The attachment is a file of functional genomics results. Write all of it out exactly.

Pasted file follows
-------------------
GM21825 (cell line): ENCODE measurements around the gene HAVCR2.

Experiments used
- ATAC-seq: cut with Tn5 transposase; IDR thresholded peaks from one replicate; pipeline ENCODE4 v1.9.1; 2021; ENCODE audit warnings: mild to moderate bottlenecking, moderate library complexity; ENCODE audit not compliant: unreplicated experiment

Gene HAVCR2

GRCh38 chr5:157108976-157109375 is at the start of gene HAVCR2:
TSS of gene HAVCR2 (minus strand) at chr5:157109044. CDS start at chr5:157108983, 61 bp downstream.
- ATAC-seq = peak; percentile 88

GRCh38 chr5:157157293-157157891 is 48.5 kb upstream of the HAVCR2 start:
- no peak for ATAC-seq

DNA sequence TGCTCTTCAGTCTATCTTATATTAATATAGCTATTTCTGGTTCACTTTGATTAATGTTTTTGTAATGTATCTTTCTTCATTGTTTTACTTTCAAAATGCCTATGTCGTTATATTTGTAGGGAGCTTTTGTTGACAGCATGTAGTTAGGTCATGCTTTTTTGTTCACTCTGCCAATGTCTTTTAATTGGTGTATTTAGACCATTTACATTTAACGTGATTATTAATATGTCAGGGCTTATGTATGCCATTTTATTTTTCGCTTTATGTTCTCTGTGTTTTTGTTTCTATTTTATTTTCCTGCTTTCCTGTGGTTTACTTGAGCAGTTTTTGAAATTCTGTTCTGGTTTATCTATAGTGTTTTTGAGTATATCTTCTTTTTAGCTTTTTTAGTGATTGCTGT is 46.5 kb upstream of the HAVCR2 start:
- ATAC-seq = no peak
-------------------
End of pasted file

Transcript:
GM21825 (cell line): ENCODE measurements around the gene HAVCR2.

Experiments used
- ATAC-seq: cut with Tn5 transposase; IDR thresholded peaks from one replicate; pipeline ENCODE4 v1.9.1; 2021; ENCODE audit warnings: mild to moderate bottlenecking, moderate library complexity; ENCODE audit not compliant: unreplicated experiment

Gene HAVCR2

GRCh38 chr5:157108976-157109375 is at the start of gene HAVCR2:
TSS of gene HAVCR2 (minus strand) at chr5:157109044. CDS start at chr5:157108983, 61 bp downstream.
- ATAC-seq = peak; percentile 88

GRCh38 chr5:157157293-157157891 is 48.5 kb upstream of the HAVCR2 start:
- no peak for ATAC-seq

DNA sequence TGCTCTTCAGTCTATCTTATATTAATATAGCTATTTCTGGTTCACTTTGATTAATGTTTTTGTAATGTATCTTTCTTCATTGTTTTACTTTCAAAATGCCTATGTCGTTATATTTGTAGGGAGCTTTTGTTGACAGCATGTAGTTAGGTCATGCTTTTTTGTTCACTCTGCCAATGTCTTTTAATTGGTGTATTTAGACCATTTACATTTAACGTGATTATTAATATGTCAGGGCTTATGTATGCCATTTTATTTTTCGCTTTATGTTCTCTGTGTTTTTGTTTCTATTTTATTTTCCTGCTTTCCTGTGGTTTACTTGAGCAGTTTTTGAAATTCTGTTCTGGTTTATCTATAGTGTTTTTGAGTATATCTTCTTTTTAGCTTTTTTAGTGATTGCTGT is 46.5 kb upstream of the HAVCR2 start:
- ATAC-seq = no peak